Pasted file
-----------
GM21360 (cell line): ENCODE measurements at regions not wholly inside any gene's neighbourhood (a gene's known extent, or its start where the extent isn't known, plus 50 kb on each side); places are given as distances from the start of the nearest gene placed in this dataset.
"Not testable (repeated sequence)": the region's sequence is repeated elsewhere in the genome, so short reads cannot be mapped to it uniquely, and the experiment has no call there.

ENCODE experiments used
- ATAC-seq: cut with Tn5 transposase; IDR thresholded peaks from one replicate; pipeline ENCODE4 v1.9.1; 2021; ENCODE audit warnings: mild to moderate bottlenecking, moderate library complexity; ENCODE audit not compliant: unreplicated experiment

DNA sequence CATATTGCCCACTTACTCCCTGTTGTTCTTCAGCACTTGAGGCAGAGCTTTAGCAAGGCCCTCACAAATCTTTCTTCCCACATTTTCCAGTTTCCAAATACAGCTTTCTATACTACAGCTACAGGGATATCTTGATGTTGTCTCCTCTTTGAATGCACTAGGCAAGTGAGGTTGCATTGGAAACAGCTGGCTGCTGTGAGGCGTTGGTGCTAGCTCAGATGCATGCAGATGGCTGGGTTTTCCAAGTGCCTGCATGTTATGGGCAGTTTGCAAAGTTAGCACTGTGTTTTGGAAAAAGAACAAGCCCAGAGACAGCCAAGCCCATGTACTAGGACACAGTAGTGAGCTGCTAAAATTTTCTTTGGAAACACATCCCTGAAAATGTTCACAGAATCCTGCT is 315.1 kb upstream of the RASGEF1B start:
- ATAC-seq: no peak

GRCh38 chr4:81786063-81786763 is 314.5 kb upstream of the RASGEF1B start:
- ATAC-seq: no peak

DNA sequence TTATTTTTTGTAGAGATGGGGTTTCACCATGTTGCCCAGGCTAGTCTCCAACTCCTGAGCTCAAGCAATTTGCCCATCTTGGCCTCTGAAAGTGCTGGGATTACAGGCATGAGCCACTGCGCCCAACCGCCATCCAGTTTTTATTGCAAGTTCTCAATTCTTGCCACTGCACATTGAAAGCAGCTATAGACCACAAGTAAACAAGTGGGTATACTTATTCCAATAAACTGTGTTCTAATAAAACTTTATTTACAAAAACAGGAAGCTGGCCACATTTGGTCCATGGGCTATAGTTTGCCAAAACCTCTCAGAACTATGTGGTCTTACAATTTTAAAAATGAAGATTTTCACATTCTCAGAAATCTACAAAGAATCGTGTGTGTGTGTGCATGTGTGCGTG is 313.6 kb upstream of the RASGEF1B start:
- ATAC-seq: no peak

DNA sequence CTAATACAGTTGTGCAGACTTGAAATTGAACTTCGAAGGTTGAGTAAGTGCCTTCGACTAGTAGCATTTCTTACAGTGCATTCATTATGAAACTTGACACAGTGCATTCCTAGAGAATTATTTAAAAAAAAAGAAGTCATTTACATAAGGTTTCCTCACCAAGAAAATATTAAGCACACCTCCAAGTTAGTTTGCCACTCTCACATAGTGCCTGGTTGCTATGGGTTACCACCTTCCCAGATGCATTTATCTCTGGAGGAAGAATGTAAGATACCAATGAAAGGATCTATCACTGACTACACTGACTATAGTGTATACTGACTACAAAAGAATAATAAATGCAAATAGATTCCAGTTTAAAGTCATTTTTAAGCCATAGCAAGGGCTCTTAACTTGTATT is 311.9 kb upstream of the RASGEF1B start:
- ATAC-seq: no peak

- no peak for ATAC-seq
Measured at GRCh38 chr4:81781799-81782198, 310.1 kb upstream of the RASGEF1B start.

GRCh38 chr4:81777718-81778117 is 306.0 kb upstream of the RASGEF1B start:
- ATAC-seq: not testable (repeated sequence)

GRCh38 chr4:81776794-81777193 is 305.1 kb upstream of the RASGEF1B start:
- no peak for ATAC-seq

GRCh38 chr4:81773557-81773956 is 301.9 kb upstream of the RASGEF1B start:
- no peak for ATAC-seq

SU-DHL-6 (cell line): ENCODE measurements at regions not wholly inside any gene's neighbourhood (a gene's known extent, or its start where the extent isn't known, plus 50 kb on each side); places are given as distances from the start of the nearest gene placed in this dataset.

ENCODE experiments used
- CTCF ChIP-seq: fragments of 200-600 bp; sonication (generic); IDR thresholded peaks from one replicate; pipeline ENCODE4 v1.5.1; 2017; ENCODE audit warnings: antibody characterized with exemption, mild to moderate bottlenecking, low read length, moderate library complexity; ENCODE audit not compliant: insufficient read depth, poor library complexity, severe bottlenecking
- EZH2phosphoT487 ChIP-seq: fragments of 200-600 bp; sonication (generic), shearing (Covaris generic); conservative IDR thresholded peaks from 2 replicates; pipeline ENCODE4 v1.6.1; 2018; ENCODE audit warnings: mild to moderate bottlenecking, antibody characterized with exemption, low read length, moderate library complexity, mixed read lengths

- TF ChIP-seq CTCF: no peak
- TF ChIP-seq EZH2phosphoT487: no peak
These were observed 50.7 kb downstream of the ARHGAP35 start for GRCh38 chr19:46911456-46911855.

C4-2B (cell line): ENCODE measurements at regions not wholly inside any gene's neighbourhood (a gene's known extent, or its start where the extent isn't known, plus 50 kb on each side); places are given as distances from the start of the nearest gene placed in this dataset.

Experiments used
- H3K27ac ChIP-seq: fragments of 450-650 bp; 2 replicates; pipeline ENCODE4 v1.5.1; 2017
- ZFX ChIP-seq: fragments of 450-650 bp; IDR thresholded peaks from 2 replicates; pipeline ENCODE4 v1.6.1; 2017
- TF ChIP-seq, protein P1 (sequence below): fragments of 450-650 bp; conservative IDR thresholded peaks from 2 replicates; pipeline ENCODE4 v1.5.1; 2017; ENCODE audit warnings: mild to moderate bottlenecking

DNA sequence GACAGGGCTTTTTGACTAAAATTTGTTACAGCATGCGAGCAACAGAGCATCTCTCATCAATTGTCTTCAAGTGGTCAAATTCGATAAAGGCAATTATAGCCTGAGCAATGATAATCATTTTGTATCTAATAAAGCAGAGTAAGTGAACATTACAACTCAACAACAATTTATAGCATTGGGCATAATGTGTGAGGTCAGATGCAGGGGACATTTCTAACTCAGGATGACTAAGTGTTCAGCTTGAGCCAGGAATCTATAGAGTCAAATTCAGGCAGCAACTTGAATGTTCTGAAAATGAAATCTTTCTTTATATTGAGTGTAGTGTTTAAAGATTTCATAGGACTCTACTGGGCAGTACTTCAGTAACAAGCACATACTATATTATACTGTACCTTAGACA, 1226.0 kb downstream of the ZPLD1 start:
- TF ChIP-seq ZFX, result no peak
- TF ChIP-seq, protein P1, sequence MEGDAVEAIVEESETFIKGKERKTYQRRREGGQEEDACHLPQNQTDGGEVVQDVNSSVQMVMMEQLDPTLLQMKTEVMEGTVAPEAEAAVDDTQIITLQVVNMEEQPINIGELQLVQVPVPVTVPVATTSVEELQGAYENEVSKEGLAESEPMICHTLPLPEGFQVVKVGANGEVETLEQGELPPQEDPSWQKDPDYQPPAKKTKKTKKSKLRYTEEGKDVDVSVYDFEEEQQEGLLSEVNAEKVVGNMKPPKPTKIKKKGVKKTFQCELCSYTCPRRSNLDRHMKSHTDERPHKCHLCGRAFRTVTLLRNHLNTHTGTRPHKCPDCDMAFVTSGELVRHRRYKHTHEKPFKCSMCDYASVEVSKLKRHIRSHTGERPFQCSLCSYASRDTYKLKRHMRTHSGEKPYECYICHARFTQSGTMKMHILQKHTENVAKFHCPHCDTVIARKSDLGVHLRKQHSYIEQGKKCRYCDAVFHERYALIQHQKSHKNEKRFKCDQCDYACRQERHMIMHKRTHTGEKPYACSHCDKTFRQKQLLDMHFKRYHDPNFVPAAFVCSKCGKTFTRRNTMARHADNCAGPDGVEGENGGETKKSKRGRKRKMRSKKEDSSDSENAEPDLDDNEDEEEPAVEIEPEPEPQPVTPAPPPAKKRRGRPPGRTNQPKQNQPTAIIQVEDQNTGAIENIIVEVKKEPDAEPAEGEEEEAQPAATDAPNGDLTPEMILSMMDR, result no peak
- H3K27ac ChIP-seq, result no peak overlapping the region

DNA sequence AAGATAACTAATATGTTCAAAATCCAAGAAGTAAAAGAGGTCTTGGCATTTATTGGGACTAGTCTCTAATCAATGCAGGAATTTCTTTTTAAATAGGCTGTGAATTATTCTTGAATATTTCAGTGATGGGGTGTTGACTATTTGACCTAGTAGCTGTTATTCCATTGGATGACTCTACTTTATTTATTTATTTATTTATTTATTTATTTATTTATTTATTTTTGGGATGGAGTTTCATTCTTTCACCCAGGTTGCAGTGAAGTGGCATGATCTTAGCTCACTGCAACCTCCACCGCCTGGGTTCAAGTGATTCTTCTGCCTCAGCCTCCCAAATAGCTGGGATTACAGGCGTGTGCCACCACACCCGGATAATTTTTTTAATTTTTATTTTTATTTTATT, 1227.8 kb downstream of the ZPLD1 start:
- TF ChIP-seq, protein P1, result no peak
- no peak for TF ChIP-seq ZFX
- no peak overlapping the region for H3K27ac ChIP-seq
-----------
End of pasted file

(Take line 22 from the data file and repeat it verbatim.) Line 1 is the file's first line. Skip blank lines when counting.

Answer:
ENCODE experiments used